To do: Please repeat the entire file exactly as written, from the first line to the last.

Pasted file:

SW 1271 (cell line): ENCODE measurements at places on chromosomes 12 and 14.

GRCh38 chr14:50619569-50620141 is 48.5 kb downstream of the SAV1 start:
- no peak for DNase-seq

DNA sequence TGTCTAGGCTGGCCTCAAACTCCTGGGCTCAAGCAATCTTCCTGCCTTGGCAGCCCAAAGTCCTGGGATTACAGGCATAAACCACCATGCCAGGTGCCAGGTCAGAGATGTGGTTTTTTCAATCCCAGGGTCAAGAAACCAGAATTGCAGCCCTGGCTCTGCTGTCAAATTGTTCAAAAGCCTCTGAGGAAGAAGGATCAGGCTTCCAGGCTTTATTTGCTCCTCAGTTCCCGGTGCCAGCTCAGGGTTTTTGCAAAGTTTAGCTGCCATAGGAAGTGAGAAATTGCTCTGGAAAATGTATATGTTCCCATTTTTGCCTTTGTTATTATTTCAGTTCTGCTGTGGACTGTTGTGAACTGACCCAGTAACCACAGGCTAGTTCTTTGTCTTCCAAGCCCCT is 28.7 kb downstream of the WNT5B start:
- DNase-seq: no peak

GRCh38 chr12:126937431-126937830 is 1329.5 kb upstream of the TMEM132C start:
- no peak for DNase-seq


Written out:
SW 1271 (cell line): ENCODE measurements at places on chromosomes 12 and 14.

GRCh38 chr14:50619569-50620141 is 48.5 kb downstream of the SAV1 start:
- no peak for DNase-seq

DNA sequence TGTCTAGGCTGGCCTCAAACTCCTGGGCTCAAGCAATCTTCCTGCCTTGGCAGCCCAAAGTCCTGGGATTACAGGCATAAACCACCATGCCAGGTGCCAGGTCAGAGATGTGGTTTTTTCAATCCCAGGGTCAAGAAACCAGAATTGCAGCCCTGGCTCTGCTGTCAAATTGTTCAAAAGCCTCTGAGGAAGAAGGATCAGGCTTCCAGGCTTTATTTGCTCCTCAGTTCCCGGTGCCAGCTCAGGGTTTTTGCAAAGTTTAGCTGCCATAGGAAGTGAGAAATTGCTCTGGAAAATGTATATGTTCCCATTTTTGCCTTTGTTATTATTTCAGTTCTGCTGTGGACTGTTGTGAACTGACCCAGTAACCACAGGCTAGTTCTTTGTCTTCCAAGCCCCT is 28.7 kb downstream of the WNT5B start:
- DNase-seq: no peak

GRCh38 chr12:126937431-126937830 is 1329.5 kb upstream of the TMEM132C start:
- no peak for DNase-seq